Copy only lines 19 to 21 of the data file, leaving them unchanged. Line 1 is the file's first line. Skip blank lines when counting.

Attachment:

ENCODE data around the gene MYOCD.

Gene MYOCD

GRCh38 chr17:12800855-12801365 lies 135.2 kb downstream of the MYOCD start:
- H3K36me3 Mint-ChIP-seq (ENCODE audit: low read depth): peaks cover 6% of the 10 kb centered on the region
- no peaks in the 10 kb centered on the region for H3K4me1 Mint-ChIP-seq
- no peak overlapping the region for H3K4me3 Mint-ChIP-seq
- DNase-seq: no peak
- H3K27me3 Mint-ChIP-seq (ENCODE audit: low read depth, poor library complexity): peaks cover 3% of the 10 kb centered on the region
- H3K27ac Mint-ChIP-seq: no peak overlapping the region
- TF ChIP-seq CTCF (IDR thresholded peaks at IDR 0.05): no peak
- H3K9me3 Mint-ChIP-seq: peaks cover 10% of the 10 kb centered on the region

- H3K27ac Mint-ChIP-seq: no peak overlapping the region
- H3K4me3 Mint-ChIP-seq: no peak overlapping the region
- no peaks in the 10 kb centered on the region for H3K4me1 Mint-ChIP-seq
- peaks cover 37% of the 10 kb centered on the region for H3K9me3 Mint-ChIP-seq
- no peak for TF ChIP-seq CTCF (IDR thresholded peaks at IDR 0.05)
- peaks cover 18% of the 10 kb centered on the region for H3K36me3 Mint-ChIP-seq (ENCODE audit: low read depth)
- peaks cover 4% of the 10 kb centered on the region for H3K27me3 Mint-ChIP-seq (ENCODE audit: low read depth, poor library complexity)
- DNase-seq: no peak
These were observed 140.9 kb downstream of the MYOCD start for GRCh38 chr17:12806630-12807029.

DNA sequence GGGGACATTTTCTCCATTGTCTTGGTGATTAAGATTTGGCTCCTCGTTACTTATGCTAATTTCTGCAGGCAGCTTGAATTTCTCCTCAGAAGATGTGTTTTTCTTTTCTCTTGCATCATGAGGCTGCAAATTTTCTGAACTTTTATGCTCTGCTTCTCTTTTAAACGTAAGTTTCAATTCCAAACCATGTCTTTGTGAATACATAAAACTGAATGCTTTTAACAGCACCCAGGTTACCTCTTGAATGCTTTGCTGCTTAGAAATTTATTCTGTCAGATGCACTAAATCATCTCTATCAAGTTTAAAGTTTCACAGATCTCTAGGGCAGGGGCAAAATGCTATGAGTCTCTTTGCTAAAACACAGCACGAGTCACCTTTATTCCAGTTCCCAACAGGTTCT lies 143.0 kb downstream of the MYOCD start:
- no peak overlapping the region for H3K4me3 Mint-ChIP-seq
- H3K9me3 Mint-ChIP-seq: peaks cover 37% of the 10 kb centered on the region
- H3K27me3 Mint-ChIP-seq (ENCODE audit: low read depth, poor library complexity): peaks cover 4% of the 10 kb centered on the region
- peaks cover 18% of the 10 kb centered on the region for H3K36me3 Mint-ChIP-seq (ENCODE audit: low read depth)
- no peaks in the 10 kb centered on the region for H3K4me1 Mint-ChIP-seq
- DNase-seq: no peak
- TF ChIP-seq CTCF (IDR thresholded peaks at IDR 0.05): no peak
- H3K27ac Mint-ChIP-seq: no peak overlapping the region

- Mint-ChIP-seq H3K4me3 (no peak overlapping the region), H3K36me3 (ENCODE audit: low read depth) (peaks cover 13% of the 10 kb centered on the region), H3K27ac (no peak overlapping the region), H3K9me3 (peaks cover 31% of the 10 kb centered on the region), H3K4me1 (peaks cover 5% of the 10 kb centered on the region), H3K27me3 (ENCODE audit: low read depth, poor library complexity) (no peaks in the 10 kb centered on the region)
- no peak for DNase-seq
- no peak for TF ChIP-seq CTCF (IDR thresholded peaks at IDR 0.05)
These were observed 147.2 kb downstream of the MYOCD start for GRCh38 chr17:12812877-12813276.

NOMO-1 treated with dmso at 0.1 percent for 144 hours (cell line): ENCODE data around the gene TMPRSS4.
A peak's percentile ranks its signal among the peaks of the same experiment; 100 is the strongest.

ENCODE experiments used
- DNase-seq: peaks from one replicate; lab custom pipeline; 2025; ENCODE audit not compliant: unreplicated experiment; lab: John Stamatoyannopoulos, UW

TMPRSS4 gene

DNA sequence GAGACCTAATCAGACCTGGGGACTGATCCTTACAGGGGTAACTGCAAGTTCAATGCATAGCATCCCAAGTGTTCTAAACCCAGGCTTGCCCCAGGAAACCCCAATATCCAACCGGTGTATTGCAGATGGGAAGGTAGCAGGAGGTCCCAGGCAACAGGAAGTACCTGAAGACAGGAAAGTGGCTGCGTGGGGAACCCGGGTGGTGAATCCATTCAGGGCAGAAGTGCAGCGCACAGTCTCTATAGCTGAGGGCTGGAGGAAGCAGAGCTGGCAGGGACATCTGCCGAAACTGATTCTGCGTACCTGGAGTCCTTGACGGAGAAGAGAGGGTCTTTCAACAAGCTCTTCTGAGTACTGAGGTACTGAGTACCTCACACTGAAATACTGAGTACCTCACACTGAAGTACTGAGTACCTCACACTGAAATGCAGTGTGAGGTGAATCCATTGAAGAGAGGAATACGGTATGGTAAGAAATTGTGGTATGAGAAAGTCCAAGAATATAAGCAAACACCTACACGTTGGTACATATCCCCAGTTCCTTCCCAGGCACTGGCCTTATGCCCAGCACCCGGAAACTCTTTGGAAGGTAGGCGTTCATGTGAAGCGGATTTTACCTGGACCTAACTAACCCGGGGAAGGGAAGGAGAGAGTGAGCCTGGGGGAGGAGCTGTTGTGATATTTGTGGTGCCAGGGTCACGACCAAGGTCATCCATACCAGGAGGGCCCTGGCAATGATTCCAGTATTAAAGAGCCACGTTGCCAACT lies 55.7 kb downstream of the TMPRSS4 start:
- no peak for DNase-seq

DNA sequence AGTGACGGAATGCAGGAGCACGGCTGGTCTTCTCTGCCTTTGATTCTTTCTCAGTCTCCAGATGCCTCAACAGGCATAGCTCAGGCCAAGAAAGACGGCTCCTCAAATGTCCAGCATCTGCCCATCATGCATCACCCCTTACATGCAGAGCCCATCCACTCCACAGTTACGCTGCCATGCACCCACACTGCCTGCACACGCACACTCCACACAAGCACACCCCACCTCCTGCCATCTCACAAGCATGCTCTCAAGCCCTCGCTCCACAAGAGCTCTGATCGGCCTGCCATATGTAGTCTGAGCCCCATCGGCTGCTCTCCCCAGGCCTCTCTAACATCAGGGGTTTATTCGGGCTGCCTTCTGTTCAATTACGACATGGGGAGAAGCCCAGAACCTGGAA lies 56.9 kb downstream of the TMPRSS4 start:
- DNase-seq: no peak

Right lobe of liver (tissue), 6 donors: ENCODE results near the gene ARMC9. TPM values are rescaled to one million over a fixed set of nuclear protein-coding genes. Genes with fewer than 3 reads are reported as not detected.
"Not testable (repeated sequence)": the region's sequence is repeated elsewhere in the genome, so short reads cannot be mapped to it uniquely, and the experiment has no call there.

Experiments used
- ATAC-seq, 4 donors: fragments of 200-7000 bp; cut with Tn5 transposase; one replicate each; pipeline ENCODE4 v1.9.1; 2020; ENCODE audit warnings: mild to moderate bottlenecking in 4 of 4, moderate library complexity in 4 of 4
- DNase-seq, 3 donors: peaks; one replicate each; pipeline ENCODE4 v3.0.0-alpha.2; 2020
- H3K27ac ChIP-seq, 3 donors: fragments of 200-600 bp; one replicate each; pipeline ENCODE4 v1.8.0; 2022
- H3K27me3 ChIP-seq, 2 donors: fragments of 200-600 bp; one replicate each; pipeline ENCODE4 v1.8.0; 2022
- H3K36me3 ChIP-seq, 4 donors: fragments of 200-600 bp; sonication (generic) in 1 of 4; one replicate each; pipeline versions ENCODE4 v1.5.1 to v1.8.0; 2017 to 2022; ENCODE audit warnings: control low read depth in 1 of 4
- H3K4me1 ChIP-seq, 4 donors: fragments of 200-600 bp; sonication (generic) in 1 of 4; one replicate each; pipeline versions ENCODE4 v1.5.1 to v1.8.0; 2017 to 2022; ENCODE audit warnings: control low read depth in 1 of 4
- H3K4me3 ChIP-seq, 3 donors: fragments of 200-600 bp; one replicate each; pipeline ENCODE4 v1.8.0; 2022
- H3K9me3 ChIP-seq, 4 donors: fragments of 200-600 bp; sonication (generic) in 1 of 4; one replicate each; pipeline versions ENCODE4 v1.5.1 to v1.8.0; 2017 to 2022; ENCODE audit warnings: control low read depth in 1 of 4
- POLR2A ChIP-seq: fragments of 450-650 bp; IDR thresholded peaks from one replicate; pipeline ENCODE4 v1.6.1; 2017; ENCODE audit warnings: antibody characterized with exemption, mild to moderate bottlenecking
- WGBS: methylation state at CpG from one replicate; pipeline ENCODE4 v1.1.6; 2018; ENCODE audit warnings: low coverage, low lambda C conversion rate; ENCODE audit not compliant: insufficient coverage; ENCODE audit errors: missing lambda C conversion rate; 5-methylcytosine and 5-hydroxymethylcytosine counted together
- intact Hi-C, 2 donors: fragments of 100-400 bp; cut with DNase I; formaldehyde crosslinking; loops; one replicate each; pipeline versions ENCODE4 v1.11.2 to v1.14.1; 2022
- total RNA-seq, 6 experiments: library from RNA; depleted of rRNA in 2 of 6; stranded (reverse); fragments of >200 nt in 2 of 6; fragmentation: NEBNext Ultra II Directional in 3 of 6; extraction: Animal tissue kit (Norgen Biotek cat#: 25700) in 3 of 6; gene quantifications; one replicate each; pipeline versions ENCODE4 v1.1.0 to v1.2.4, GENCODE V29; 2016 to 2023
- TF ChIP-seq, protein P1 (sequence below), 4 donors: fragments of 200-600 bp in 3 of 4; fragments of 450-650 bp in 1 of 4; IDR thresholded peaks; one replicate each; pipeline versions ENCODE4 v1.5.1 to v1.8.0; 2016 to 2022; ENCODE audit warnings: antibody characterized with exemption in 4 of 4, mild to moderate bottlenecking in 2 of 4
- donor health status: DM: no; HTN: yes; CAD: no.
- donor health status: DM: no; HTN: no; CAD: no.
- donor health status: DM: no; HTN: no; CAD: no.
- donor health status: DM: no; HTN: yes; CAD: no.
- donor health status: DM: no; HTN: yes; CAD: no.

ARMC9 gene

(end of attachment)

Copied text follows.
- DNase-seq: no peak
These were observed 140.9 kb downstream of the MYOCD start for GRCh38 chr17:12806630-12807029.

DNA sequence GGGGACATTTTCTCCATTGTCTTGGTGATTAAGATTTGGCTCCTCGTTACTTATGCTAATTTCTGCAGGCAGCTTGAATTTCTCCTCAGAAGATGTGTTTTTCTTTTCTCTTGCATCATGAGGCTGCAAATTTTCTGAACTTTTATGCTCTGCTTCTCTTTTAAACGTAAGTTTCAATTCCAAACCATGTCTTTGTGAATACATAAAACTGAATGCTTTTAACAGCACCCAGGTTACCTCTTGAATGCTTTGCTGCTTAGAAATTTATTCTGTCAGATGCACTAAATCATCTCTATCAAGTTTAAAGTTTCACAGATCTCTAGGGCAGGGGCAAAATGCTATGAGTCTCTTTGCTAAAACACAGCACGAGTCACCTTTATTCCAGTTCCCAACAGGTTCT lies 143.0 kb downstream of the MYOCD start: